Blue Christmas

By Ann Fontaine

Cries of “Merry Christmas!” and non-stop caroling contrast with the feelings of many people at this time of year. For those suffering from the recent or impending death of loved ones and for those whose families are in crisis, it can be a very isolated and dreary time. Every greeting and every song reminds the grief-stricken of how unhappy life is at this moment.

Many churches have begun to recognize that Festivals of Lessons and Carols, celebrations of Christmas, and children’s pageants do not meet everyone’s needs. To fill this gap churches offer a Blue Christmas service, a Service of Solace or Longest Night. People who are not having a very merry Christmas and friends who support them are invited to come and sit with one another in a liturgy that speaks of the love of God for the grieving.

Many of the worshipers who gathered for our Service of Solace at St. John’s in Jackson Hole, Wyoming during the week before Christmas did not have a church home. Christmas vacationers who came to ski or snowmobile were attracted to the silence and space apart from their days on the mountain. We offered a variety of music and silence interspersed with readings from Scripture and prayers of solace and hope. Each person was encouraged to bring readings to share, photos or objects of remembrance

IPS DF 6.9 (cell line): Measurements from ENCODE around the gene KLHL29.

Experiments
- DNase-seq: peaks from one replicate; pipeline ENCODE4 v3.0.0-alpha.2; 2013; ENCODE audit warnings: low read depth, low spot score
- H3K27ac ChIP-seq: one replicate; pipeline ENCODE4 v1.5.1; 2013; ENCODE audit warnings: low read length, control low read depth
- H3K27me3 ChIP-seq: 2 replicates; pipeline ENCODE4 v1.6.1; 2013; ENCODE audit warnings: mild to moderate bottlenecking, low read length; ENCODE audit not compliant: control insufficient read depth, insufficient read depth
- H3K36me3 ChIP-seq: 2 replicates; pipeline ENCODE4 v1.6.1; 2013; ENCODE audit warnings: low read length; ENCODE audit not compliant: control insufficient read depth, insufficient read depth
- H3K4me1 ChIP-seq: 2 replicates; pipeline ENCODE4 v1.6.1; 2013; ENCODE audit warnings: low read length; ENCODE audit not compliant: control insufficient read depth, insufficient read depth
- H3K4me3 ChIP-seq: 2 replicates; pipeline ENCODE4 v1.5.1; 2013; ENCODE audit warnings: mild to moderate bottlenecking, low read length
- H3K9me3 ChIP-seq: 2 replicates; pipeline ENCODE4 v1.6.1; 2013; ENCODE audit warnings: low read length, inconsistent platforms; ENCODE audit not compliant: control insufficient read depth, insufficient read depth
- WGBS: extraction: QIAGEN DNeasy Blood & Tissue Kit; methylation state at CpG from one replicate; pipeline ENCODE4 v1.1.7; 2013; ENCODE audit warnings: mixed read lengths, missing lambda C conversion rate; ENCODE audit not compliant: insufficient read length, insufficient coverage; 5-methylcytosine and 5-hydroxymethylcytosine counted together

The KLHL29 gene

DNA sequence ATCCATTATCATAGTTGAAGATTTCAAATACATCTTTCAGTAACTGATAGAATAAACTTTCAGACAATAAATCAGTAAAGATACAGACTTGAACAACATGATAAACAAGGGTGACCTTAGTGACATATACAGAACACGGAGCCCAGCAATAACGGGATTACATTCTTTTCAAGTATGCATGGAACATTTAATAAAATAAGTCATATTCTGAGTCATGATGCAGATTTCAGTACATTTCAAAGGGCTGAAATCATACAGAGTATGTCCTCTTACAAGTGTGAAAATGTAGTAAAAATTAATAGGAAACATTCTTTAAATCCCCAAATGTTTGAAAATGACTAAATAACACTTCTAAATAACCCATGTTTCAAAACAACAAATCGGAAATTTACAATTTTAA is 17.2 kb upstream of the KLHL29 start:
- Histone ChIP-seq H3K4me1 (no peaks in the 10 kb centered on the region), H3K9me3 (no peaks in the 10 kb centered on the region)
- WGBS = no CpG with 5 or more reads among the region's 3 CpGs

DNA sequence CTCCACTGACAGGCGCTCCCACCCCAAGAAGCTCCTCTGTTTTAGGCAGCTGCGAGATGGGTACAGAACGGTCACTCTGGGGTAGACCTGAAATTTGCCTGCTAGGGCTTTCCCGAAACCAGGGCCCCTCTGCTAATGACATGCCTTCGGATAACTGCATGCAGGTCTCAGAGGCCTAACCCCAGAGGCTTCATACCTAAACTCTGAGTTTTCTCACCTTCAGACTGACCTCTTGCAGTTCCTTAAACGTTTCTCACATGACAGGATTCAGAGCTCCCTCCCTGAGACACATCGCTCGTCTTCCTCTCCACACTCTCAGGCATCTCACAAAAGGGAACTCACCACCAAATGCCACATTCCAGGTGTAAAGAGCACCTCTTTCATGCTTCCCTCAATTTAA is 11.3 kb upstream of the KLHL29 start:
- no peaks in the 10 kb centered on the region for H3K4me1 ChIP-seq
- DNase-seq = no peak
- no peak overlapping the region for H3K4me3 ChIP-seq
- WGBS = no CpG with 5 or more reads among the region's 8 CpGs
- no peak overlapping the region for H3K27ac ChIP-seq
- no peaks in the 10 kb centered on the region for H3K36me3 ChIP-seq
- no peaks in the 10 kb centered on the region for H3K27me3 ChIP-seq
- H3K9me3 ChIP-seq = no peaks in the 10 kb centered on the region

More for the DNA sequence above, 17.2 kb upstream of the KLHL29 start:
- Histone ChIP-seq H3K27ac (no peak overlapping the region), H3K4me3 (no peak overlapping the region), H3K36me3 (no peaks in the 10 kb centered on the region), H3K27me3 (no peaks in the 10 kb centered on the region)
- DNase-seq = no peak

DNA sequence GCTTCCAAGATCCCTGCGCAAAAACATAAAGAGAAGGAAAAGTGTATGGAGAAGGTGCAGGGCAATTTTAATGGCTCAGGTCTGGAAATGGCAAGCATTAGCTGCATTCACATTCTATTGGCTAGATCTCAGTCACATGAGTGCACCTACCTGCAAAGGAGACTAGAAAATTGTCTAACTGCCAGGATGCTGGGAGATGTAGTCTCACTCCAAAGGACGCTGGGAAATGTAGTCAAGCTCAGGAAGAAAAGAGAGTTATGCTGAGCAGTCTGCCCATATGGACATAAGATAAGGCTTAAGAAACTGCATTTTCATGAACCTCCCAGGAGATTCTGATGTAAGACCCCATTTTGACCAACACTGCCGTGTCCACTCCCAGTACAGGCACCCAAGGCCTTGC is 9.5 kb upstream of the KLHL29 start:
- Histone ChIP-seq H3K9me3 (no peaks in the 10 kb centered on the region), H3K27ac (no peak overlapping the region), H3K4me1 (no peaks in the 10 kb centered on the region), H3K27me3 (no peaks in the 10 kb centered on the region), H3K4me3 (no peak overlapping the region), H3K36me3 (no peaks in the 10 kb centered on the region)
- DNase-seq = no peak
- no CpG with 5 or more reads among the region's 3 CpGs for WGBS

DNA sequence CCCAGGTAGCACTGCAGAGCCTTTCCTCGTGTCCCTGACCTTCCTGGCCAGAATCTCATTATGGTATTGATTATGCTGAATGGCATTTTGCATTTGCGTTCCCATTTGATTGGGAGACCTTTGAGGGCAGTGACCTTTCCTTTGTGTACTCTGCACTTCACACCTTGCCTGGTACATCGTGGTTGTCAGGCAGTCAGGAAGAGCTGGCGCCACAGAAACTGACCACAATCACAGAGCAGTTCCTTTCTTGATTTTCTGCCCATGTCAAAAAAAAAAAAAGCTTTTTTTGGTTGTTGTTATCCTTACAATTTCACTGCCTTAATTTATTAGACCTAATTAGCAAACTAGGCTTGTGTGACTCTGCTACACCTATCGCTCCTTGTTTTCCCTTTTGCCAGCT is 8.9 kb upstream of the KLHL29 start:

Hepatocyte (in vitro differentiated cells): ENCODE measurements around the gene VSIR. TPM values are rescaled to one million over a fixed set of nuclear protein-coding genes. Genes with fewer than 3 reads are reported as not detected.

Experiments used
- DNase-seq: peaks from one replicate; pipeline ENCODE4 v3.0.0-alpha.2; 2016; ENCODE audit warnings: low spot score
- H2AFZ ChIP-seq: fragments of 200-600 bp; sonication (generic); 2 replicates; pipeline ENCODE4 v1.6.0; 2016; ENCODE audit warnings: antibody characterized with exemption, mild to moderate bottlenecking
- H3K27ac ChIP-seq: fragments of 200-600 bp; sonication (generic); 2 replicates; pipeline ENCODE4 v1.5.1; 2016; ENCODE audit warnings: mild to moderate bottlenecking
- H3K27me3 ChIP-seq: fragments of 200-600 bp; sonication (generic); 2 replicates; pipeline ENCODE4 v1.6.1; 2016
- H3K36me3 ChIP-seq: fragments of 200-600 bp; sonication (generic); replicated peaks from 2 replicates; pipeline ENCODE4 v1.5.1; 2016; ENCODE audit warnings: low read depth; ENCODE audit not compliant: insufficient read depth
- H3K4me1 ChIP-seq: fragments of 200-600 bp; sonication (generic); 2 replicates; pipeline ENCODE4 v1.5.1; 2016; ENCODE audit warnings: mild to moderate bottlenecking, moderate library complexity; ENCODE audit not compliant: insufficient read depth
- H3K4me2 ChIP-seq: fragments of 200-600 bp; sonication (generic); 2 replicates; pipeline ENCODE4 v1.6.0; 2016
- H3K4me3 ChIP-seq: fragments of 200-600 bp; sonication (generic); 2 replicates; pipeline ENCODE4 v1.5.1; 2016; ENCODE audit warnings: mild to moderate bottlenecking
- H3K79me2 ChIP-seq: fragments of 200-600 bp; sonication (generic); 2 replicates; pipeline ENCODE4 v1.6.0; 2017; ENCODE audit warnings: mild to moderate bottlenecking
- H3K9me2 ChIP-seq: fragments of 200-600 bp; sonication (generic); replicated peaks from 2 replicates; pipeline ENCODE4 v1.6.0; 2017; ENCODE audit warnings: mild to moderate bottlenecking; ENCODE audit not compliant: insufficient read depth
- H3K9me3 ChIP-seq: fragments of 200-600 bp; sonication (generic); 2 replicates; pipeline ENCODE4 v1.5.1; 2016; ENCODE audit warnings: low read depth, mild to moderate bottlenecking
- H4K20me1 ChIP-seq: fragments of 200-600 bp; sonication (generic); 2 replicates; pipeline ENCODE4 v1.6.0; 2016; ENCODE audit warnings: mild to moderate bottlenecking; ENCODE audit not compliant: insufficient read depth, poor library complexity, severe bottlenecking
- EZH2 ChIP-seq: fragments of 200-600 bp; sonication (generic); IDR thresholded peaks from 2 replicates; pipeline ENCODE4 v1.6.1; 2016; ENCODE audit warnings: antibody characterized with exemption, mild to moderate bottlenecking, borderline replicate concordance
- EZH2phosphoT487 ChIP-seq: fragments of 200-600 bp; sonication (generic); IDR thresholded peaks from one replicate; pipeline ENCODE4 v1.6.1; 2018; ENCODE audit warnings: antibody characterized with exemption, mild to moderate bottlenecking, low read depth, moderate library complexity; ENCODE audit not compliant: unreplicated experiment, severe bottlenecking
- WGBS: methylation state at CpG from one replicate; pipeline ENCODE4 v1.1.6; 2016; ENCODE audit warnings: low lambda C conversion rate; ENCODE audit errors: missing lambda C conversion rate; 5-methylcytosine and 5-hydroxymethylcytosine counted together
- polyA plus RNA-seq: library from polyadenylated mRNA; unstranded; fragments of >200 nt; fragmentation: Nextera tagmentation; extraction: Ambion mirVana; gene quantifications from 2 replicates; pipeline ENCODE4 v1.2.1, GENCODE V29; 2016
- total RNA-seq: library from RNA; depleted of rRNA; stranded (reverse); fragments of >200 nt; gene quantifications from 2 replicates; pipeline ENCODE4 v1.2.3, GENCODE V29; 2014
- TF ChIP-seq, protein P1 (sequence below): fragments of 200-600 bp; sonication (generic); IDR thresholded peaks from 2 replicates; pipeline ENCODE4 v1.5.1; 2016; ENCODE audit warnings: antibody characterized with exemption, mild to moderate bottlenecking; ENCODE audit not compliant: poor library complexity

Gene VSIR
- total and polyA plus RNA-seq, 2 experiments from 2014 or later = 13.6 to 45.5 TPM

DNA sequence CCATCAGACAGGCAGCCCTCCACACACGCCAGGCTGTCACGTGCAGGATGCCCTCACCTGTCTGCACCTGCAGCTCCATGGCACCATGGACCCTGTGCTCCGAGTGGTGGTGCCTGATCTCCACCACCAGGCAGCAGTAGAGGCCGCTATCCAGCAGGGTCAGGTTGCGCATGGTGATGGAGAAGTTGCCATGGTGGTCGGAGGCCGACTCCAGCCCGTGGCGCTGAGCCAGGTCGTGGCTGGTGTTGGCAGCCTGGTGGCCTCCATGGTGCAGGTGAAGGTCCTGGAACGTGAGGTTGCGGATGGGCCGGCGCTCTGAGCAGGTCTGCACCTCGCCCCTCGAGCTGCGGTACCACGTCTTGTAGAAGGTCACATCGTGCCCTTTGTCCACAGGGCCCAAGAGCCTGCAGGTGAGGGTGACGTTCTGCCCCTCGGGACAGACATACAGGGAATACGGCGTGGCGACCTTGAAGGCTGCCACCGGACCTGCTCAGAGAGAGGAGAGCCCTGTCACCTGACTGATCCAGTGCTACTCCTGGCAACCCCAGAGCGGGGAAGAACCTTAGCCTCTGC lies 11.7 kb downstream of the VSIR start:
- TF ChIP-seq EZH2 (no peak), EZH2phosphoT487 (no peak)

Sitting together in the warm log church in the midst of the deep star spangled dark of the Rocky Mountains we gained a greater knowledge of the One who loves us in sorrow and joy. We learned that even strangers can share life and love. We discovered we are not alone.

A closing prayer from Ted Loder, Guerillas of Grace:

O God of all seasons and senses, grant us the sense of your timing to submit gracefully and rejoice quietly in the turn of the seasons.

In this season of short days and long nights,
of grey and white and cold,
teach us the lessons of endings;
children growing, friends leaving, loved ones dying,
grieving over,
grudges over,
blaming over,
excuses over.

O God, grant us a sense of your timing.
In this season of short days and long nights,
of grey and white and cold,
teach us the lessons of beginnings;
that such waitings and endings may be the starting place,
a planting of seeds which bring to birth what is ready to be born—
something right and just and different,
a new song, a deeper relationship, a fuller love—
in the fullness of your time.

O God, grant us the sense of your timing.


Liturgies for a Service of Solace, Longest Night or Blue Christmas can be found at The Text This Week.

Compassionate Friends is a resource for those whose children (of any age) have died.

Many hospice organizations offer bereavement groups at all times of the year.

The Rev. Ann Fontaine, Diocese of Wyoming, keeps the blogs Green Lent and what the tide brings in. She is the author of Streams of Mercy: a meditative commentary on the Bible.

Comments (14)

My daughter sent along this news article about the Blue Christmas service where she played organ, here

I think the year my maternal grandmother died on 23 December qualifies for a Blue Christmas. I was 28 and ended up handling most of the funeral arrangements. There was something pretty weird going to the florist on the 23rd to order a casket arrangement while everyone else was running around getting their Christmas flowers. We went to the midnight service, my mother and I, but our spirits weren't exactly in it. I can tap into the conflicting emotions of the moment when walking with others going through their Blue Christmas.